Here's the latest review. So far so good.
Ofelia Dumas Lachtman's The Summer of El Pintor, the first in the Monica Ramos series (apologies: I couldn't find a quick image of this book). A few posts below I write about her other works. Man! How could I not have read her before! She needs to be in classrooms at the older elementary levels (Call Me Consuelo) and middle and high school classrooms.
Not to be outdone by his older brother, though inspired by him, Mikah, too, does comics and mixed media art. The first he calls "Portrait of Daddy," or something like that. The next is his "comic," though looking carefully at it, you see that there is no storyline from panel to panel, BUT he did tell individual stories, full blown and including rabbit trails, with each panel.
Though a bit on the "old" side (meaning, from the end of his Kindergarten year), here's Lukas' first full-color comic. The assignment came with like two weeks to go before the end fo the school year, and it was a kind of free-write/free time the teacher gave the students. Lukas showed up with this after school and told me the story that unfolds from panel to panel. He loves all things Star Wars/Clone Wars, and this is his vision of a battle between the Droids and the Clones Warriors, Captain Rex et al. Just the other day I showed it to him and, once he'd thought about the work some, he was able to tell me the same story, basically. It's grown some since then, but so has he. I should expect huger stories from him.
So here's a first for me: an audio version of one of my books, The Case of the Pen Gone Missing: A Mickey Rangel Mystery, in Spanish and English.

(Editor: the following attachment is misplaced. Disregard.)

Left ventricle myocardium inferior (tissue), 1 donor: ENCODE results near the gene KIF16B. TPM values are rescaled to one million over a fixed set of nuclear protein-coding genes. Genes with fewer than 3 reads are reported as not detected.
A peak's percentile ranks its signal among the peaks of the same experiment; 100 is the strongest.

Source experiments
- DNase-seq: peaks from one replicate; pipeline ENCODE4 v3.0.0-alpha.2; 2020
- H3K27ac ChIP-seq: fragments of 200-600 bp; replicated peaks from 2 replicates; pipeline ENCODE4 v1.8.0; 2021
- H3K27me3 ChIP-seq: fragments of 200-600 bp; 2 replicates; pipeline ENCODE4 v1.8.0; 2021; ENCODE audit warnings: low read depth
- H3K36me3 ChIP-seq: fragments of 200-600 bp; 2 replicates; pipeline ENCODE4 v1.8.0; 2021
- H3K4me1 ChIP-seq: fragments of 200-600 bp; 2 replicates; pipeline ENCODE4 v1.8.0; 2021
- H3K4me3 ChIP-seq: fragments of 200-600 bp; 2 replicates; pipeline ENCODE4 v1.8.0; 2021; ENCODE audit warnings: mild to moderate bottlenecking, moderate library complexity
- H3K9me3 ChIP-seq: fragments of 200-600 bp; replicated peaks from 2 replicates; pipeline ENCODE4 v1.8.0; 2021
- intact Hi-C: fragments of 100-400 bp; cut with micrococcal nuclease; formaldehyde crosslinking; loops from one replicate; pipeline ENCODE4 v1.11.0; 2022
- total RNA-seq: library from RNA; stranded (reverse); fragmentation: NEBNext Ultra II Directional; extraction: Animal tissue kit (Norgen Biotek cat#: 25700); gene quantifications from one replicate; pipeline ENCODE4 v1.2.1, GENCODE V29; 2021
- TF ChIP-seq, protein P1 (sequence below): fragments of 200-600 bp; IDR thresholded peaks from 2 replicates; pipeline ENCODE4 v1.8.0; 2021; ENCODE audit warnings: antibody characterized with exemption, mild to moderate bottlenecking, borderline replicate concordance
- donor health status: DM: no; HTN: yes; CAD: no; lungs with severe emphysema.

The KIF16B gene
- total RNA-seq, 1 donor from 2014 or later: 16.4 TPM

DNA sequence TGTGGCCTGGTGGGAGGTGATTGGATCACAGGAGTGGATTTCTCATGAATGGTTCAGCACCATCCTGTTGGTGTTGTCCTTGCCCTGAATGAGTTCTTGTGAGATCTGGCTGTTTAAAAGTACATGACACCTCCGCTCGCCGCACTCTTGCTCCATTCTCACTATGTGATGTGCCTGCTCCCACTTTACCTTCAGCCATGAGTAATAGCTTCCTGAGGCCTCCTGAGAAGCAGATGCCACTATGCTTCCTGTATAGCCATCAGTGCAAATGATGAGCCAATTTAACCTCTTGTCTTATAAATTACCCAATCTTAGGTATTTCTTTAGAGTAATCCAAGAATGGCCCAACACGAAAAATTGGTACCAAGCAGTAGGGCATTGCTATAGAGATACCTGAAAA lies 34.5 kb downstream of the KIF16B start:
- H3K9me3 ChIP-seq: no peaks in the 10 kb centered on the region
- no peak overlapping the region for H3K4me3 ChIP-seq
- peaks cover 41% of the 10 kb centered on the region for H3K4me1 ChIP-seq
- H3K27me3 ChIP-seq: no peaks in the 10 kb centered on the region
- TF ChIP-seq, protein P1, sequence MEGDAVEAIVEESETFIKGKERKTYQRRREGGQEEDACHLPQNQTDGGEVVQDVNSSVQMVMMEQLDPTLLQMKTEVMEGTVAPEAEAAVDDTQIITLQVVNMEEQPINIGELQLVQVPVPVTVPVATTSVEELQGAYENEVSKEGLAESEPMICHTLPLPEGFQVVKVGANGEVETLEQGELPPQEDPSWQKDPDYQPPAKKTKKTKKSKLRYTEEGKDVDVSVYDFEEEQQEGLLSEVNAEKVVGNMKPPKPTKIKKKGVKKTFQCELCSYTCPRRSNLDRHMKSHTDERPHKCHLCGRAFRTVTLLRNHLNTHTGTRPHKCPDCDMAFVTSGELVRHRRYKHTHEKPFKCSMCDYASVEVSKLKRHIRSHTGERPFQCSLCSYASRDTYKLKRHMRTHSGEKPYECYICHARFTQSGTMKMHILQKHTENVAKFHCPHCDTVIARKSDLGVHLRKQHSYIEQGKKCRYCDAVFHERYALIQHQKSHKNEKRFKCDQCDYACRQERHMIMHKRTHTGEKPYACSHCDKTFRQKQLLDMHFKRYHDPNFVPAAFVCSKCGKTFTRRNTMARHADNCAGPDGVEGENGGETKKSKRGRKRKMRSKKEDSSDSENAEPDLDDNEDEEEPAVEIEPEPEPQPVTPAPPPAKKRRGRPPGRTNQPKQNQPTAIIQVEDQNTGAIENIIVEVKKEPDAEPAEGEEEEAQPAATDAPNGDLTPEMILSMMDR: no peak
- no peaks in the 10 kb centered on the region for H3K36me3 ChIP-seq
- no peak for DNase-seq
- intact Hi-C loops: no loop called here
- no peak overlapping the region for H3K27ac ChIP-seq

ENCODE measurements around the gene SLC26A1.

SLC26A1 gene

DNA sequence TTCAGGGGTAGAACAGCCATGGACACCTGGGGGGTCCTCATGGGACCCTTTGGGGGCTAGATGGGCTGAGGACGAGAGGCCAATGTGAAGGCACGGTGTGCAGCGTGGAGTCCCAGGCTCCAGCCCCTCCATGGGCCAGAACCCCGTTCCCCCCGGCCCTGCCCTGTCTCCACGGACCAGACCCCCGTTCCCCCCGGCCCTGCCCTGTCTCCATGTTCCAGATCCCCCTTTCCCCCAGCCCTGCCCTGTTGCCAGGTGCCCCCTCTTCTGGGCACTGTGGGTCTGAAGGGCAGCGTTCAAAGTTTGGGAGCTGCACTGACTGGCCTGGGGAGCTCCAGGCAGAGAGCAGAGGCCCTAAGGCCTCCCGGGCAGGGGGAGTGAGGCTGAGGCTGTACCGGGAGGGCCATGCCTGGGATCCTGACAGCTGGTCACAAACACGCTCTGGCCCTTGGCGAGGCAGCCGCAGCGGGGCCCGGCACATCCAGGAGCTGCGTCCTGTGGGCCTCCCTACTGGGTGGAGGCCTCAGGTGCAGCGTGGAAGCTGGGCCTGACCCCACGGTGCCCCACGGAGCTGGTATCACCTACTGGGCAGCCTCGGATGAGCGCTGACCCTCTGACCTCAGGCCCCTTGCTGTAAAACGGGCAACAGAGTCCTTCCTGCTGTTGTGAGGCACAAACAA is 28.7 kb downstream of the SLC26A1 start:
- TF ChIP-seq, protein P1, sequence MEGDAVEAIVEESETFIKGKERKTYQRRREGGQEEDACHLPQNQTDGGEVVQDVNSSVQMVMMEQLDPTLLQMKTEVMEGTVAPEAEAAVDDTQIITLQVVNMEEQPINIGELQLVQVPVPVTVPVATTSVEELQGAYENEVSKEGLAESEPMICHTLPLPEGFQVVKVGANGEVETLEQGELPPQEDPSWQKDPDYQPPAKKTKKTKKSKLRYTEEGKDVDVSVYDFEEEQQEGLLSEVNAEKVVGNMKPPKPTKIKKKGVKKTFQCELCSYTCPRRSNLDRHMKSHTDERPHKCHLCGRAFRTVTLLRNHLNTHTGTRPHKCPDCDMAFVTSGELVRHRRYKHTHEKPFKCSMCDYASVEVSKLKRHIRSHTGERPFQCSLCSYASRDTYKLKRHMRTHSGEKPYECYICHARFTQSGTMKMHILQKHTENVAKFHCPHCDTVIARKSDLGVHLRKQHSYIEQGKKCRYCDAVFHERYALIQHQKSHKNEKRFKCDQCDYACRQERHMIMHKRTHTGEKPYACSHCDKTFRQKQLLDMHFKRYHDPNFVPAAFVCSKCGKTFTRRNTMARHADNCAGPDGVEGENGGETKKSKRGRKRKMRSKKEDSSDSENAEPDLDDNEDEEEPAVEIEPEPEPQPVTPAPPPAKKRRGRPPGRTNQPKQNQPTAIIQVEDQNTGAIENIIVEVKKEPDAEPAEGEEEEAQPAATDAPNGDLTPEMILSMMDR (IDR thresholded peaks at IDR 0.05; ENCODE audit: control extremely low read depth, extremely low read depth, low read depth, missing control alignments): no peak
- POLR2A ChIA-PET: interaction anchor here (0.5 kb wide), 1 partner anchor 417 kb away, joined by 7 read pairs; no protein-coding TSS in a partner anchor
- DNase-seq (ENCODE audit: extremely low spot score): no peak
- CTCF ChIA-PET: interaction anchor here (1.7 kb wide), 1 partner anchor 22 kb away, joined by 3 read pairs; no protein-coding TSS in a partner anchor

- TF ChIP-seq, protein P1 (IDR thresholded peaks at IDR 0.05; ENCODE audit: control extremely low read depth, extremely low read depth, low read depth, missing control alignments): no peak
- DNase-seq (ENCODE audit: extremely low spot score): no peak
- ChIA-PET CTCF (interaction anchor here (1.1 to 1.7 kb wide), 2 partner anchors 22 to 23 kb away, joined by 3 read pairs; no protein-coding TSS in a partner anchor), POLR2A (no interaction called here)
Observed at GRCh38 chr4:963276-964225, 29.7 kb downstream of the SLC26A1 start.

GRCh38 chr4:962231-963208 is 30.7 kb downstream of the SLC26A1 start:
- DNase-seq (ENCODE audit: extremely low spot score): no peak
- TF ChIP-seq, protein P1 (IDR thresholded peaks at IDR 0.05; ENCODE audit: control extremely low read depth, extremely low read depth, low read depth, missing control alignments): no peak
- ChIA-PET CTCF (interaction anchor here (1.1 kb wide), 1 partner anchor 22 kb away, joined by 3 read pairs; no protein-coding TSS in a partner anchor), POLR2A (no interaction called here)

I'm excited. So much so I put it on for my boys to listen to the other day: Lukas was on his DS playing one of his games and I thought he wasn't listening (keyword: thought), and Mikah started out listening (keywords: started out). Mikah maybe listened through chapter one, maybe part of two, but he was more intrigued by the psycadelic images on the computer screen than the story itself. When he wandered away from the computer, I said, "Okay, I guess I'll turn off my story." But Lukas said no, that he was listening to it, and sure enough, he was. There's mention of a trinket bracelet in chapter one, that later becomes a part of the unraveling of the mystery, and when I asked him its significance, he was able to tell me ("No," he said, "she's lying b/c it wasn't her grandmother who gave it to her but the bad guy, her boyfriend."). He was listening. But at just over 40 minutes, even my story wasn't enough to keep him onboard. He, too, wandered away for the final chapter. It's a good read. Get a copy at http://www.loritobooks.com/ or friend Lorito Books on Facebook.